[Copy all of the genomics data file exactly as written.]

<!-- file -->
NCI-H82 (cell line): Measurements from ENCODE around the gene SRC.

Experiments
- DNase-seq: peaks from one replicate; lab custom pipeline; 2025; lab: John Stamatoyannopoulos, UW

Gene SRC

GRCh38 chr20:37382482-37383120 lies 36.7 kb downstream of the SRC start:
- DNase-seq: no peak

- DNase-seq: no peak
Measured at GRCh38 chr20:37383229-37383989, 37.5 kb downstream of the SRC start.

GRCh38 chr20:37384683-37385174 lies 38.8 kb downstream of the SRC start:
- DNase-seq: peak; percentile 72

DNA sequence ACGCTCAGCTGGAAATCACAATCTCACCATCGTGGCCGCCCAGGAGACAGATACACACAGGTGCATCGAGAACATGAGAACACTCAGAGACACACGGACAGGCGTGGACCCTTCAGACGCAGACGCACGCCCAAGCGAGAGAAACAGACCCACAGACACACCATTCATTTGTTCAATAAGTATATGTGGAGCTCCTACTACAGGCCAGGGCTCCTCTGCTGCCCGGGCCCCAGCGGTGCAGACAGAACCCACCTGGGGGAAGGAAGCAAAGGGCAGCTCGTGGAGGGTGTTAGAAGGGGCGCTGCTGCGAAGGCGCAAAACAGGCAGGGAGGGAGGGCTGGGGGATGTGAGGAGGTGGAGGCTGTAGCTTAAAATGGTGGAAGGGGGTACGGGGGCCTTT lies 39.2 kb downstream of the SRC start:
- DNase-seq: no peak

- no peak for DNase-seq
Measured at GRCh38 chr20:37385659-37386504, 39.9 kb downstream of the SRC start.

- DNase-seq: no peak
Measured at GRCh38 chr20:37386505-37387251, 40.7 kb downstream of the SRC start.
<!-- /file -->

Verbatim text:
NCI-H82 (cell line): Measurements from ENCODE around the gene SRC.

Experiments
- DNase-seq: peaks from one replicate; lab custom pipeline; 2025; lab: John Stamatoyannopoulos, UW

Gene SRC

GRCh38 chr20:37382482-37383120 lies 36.7 kb downstream of the SRC start:
- DNase-seq: no peak

- DNase-seq: no peak
Measured at GRCh38 chr20:37383229-37383989, 37.5 kb downstream of the SRC start.

GRCh38 chr20:37384683-37385174 lies 38.8 kb downstream of the SRC start:
- DNase-seq: peak; percentile 72

DNA sequence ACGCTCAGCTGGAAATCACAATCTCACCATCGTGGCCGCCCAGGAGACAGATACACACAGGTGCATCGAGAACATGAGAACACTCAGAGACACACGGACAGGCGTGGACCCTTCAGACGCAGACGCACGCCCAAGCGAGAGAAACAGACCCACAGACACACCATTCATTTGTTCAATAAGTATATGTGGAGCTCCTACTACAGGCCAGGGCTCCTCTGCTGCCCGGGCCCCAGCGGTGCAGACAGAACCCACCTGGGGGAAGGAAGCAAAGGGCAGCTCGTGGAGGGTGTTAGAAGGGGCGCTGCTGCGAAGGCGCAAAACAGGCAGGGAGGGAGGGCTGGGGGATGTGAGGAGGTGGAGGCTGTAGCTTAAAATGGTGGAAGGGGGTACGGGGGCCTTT lies 39.2 kb downstream of the SRC start:
- DNase-seq: no peak

- no peak for DNase-seq
Measured at GRCh38 chr20:37385659-37386504, 39.9 kb downstream of the SRC start.

- DNase-seq: no peak
Measured at GRCh38 chr20:37386505-37387251, 40.7 kb downstream of the SRC start.